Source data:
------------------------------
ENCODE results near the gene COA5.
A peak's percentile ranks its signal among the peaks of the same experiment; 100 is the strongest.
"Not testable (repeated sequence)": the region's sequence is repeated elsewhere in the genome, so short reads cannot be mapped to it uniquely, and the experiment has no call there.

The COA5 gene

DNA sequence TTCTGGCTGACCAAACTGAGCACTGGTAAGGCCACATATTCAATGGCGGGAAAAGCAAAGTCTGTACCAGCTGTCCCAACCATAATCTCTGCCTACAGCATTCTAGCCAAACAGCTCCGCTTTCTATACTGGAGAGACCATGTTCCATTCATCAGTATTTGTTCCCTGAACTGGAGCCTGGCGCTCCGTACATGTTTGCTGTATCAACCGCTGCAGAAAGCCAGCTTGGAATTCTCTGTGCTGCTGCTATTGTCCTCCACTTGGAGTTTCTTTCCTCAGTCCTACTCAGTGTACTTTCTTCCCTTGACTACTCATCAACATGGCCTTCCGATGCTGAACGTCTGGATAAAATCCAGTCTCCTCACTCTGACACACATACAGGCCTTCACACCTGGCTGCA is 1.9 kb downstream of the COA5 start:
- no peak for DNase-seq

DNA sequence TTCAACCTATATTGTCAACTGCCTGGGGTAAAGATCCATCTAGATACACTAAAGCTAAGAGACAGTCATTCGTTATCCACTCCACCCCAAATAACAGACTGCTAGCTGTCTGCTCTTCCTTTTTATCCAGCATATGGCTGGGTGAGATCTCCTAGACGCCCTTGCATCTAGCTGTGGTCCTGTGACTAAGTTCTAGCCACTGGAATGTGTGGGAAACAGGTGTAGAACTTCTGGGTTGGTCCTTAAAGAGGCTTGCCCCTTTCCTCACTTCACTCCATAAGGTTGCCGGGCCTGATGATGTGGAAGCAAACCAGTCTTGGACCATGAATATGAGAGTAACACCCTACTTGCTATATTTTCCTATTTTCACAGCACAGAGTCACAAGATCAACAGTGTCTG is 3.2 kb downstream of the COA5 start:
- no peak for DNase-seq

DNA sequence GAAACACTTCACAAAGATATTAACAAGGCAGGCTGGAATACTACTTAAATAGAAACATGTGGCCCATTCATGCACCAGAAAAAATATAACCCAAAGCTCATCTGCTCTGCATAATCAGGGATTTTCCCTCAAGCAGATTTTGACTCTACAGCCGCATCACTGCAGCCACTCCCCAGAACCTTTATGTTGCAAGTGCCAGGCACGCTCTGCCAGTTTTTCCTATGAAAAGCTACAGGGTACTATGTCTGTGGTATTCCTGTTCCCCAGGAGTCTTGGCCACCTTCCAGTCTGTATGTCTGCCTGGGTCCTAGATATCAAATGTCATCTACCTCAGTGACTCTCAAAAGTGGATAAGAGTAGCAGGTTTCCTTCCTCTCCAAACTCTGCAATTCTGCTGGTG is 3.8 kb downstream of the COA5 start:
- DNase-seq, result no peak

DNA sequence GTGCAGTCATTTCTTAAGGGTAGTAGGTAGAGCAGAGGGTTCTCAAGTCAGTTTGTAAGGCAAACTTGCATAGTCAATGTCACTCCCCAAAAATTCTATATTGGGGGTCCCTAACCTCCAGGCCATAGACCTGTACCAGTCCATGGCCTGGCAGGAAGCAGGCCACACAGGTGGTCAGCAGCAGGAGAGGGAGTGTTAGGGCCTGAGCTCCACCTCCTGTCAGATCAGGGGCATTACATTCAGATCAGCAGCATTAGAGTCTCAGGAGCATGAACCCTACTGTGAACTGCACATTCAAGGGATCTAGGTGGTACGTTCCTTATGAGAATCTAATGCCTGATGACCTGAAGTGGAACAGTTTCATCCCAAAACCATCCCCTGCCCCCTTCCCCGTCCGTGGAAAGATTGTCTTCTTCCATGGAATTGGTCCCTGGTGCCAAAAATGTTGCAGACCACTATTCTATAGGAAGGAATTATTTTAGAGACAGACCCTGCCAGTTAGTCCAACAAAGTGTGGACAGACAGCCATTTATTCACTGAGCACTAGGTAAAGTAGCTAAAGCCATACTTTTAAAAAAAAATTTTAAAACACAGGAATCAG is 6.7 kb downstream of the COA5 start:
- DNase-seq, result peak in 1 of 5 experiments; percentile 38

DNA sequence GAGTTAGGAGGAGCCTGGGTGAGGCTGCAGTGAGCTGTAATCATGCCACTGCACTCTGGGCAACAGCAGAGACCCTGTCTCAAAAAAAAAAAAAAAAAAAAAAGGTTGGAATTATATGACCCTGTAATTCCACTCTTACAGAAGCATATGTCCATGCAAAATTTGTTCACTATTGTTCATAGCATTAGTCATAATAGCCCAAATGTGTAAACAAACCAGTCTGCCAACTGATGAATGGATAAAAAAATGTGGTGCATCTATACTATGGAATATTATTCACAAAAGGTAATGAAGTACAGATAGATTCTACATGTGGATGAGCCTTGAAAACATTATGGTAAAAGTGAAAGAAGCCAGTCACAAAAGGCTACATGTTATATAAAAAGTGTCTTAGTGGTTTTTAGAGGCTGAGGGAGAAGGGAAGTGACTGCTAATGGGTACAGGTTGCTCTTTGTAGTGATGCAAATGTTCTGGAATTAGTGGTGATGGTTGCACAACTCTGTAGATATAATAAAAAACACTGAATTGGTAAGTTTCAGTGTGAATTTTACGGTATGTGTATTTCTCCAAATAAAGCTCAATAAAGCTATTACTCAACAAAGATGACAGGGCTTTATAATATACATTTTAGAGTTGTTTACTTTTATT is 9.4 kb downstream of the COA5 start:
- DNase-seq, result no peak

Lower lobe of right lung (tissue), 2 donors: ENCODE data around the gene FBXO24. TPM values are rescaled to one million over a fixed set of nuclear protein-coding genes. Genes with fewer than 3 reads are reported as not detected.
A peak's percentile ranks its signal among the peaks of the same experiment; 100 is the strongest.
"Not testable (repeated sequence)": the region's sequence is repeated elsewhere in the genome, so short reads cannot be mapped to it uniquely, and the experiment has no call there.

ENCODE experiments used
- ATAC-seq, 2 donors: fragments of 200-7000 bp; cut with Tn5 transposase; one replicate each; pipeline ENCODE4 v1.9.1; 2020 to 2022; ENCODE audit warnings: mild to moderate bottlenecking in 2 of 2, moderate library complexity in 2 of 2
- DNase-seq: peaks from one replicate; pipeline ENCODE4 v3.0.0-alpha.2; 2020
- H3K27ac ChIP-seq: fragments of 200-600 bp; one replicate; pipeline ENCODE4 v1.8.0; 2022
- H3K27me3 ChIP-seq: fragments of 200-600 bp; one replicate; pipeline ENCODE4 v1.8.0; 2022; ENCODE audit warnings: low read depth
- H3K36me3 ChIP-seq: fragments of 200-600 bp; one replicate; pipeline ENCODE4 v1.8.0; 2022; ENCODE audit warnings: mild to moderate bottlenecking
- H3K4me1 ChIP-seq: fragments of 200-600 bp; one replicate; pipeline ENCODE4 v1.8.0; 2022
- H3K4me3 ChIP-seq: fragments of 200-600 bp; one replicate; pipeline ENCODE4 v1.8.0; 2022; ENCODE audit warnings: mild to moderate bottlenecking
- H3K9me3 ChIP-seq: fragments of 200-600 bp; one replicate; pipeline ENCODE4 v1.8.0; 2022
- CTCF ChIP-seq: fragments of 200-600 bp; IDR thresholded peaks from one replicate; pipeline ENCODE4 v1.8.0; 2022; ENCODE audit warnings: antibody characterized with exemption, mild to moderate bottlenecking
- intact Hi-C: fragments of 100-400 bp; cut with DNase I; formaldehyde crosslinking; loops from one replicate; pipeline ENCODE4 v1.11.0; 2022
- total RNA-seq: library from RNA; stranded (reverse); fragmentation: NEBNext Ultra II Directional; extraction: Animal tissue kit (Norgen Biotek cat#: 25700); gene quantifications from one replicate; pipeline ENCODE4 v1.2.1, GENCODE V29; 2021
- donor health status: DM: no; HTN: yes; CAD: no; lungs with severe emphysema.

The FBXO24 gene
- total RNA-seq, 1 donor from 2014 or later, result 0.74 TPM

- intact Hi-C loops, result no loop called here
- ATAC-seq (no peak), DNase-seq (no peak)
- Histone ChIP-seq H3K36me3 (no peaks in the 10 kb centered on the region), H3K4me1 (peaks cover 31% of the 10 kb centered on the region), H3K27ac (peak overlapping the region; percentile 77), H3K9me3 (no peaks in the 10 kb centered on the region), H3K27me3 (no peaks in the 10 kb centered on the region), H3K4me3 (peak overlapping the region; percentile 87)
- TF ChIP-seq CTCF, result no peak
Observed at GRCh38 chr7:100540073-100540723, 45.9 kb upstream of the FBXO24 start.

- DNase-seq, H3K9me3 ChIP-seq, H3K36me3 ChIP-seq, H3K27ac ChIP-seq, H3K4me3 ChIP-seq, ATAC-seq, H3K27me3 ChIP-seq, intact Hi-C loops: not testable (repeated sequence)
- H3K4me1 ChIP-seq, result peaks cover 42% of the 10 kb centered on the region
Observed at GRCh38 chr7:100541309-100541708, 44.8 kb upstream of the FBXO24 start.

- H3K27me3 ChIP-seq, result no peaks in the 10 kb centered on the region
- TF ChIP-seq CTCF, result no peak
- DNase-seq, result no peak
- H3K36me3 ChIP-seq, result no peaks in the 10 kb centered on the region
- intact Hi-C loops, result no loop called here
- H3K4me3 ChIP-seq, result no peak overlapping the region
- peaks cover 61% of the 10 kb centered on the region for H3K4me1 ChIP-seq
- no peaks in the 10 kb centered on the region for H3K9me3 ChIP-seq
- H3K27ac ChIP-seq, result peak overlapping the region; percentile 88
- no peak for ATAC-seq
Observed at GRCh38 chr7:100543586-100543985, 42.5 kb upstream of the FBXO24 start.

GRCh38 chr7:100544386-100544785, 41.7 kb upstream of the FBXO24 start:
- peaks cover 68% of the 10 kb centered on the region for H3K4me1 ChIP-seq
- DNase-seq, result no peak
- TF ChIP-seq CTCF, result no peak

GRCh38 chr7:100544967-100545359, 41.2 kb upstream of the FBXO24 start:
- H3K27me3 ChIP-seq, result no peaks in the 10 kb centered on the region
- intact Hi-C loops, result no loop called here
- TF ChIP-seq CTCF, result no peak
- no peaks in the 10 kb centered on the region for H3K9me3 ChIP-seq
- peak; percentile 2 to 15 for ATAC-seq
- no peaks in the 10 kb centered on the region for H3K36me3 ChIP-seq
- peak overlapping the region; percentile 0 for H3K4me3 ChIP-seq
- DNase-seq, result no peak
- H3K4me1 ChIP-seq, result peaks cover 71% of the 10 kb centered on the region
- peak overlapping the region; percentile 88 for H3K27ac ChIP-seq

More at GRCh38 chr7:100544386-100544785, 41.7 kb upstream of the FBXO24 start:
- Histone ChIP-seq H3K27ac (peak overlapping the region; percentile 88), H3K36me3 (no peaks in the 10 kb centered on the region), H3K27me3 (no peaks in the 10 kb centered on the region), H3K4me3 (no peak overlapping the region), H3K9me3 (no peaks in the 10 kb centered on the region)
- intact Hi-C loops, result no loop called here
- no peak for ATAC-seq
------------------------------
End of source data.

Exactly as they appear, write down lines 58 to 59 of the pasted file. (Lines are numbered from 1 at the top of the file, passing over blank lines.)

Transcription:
- intact Hi-C loops, result no loop called here
- TF ChIP-seq CTCF, result no peak